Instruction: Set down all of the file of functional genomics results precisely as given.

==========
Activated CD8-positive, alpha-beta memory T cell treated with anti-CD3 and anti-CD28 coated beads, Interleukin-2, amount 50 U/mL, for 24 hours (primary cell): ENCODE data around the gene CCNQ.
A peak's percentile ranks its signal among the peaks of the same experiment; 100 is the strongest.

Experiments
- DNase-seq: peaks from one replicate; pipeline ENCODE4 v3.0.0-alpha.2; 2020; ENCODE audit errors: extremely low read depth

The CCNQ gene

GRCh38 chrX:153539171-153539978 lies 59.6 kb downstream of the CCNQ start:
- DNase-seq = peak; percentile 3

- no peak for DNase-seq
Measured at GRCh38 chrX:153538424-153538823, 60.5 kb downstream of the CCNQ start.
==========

Activated CD8-positive, alpha-beta memory T cell treated with anti-CD3 and anti-CD28 coated beads, Interleukin-2, amount 50 U/mL, for 24 hours (primary cell): ENCODE data around the gene CCNQ.
A peak's percentile ranks its signal among the peaks of the same experiment; 100 is the strongest.

Experiments
- DNase-seq: peaks from one replicate; pipeline ENCODE4 v3.0.0-alpha.2; 2020; ENCODE audit errors: extremely low read depth

The CCNQ gene

GRCh38 chrX:153539171-153539978 lies 59.6 kb downstream of the CCNQ start:
- DNase-seq = peak; percentile 3

- no peak for DNase-seq
Measured at GRCh38 chrX:153538424-153538823, 60.5 kb downstream of the CCNQ start.